Question

An RLC series circuit has a $1.00\textrm{ k}\Omega$ resistor, a $150\textrm{ }\mu\textrm{H}$ inductor, and a $25.0\textrm{ nF}$ capacitor. (a) Find the power factor at f = 7.50 Hz . (b) What is the phase angle at this frequency? (c) What is the average power at this frequency? (d) Find the average power at the circuit’s resonant frequency.

- $0.00118$
- $89.9^\circ$
- $\dfrac{\textrm{V}_\textrm{rms}^2(0.00118)}{8.48827\times 10^{5}\textrm{ }\Omega}$
- $\dfrac{\textrm{V}_\textrm{rms}^2}{1.00\times 10^{3}\textrm{ }\Omega}$

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This is College Physics Answers with Shaun Dychko. An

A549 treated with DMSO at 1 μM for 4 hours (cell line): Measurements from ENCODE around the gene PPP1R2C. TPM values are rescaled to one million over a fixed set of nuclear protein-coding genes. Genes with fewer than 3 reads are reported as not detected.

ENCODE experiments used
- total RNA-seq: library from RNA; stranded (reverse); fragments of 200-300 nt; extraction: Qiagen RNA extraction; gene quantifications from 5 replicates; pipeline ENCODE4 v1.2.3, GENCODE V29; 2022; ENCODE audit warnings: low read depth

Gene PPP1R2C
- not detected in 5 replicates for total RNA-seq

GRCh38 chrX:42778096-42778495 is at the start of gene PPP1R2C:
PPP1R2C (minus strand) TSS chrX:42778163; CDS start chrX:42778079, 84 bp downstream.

*RLC*-circuit has a 1.00 kiloohm resistor, which is 1.00 times 10 to the 3 ohms, a 150 microhenry inductor, which is 150 times 10 to the minus 6 henries and a 25.0 nanofarad capacitor— 25.0 times 10 to the minus 9 farads— and it says that at a frequency of 7.50 hertz, what is the power factor? So the power factor is*cos Φ**cosine*of this phase angle and that is the resistance divided by the impedance. So the impedance is the square root of the resistance squared plus the inductive reactance minus the capacitive reactance squared so let's figure out what each of these reactances are. The inductive reactance is 2*π*times frequency time the inductance so that's 2*π*times 7.50 hertz times 150 times 10 to the minus 6 henries which is 0.00706858 ohms. The capacitive reactance is 1 over 2*π*times frequency times capacitance so that's 1 over 2*π*times 7.50 hertz times 25.0 times 10 to the minus 9 farads which is 8.48826 times 10 to the 5 ohms. So the impedance then is the square root of 1.00 kiloohm squared plus this difference squared and this works out to 8.48827 times 10 to the 5 ohms. So the power factor then is the resistance divided by that impedance and this works out to 0.00118 and this has no units because this is ohms divided by ohms. Part (b) is asking what is the phase angle at this frequency and the phase angle is the inverse cosine of this power factor so that's 89.9 degrees. Part (c) is asking what is the average power at this frequency? Now we can't answer this question with a number because we don't know what the*RMS*voltage is so we are gonna just create an expression for our answer. We know that the*RMS*current is the*RMS*voltage divided by impedance and so we can say that the average power then is this substituted for*RMS*current times the*RMS*voltage times the power factor and that's*V rms squared*over impedance times*cos Φ*. So that's*V rms squared*— that we don't know— divided by the impedance that we found before multiplied by the power factor this has to be our answer. I suppose we could actually divide these two numbers and get a single factor times*V rms squared*. Part (d) it's asking what is the average power at the circuit's resonant frequency? Well at the resonant frequency, the impedance equals the resistance since in this formula here, the inductive reactance and the capacitive reactance will be equal—that's what happens at the resonant frequency— and this difference is zero then and so*Z*is the square root of*R squared*in other words,*Z*equals*R*. And so we have this expression here for the average power at the resonant frequency: it's the*RMS*voltage—whatever that is—squared divided by the resistance of 1.00 kiloohm.